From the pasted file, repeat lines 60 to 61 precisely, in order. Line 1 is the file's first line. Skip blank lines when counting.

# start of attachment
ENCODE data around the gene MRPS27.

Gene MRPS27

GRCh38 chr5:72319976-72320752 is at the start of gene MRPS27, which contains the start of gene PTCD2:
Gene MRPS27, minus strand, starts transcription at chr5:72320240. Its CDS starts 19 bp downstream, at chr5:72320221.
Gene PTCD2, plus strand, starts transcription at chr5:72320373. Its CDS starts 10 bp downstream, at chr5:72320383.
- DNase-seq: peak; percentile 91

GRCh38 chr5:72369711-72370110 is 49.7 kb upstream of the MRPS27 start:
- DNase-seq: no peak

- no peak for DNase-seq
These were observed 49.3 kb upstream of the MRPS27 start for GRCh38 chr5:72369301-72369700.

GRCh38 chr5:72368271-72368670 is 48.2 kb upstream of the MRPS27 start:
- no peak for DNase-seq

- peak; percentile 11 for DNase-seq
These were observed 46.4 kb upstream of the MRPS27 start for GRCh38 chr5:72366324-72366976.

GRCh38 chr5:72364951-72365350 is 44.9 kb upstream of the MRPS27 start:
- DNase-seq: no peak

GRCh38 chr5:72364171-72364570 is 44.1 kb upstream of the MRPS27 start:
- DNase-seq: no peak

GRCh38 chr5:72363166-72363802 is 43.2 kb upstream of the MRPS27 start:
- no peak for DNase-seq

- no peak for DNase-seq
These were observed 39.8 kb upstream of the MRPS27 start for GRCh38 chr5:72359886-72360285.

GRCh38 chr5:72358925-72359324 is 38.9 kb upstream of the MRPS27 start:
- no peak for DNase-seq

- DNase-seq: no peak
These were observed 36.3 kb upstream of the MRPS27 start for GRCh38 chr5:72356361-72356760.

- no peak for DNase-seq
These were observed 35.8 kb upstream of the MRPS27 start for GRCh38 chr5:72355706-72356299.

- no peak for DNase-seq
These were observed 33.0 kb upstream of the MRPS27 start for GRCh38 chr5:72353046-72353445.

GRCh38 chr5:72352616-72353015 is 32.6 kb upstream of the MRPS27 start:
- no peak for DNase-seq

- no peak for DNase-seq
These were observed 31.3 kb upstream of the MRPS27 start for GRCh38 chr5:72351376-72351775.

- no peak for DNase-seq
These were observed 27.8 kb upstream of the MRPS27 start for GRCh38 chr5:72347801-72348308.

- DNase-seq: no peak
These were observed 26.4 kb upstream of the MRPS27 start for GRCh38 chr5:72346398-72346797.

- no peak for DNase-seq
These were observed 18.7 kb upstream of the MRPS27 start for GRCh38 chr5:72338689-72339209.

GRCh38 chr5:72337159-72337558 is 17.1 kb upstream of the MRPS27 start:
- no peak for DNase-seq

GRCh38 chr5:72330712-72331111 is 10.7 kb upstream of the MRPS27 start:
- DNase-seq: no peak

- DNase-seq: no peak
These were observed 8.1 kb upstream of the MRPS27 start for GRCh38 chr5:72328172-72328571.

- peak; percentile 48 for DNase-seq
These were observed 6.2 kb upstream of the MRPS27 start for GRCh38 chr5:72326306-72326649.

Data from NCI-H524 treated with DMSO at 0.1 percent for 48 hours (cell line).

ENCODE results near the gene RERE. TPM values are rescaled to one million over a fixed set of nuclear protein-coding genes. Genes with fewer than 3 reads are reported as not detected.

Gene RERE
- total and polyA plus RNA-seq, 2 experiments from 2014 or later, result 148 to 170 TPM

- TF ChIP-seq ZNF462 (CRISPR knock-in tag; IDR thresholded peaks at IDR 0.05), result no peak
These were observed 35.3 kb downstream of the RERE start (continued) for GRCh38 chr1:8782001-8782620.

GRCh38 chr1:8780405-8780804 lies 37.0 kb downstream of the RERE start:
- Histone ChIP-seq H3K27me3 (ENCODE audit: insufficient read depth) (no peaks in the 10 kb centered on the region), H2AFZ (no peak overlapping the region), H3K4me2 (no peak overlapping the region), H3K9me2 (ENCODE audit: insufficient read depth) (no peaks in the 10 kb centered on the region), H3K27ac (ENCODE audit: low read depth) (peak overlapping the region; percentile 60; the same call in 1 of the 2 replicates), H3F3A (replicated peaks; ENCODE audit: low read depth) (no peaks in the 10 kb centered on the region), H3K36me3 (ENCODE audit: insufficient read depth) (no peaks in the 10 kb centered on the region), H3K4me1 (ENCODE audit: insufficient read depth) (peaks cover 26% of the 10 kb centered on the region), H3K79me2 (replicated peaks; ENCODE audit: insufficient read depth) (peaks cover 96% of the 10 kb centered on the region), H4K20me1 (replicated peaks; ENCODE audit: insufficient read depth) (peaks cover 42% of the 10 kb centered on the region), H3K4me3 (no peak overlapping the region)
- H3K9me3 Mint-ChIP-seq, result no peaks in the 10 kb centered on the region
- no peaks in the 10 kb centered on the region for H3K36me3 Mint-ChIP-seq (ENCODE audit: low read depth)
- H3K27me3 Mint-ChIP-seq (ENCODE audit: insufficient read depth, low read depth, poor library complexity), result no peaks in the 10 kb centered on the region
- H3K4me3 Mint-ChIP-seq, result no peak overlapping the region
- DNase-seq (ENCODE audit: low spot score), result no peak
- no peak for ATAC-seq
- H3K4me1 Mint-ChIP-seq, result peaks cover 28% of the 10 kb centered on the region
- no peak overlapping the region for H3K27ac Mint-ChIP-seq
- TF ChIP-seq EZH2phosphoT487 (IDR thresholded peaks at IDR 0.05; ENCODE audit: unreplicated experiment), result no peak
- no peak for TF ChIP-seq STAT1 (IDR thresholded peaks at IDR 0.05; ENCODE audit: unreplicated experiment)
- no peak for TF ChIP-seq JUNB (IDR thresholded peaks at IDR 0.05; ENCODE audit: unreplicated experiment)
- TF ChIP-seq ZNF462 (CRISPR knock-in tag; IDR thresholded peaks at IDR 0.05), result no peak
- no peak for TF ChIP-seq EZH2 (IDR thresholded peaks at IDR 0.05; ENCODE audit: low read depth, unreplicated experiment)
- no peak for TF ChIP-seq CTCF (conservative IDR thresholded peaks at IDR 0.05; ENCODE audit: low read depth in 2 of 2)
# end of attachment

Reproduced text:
- H3K4me3 Mint-ChIP-seq, result no peak overlapping the region
- DNase-seq (ENCODE audit: low spot score), result no peak